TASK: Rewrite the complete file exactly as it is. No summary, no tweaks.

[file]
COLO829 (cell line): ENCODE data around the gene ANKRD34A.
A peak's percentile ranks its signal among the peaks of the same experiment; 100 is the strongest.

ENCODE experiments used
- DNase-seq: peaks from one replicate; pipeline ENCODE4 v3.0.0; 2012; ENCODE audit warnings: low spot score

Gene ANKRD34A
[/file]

COLO829 (cell line): ENCODE data around the gene ANKRD34A.
A peak's percentile ranks its signal among the peaks of the same experiment; 100 is the strongest.

ENCODE experiments used
- DNase-seq: peaks from one replicate; pipeline ENCODE4 v3.0.0; 2012; ENCODE audit warnings: low spot score

Gene ANKRD34A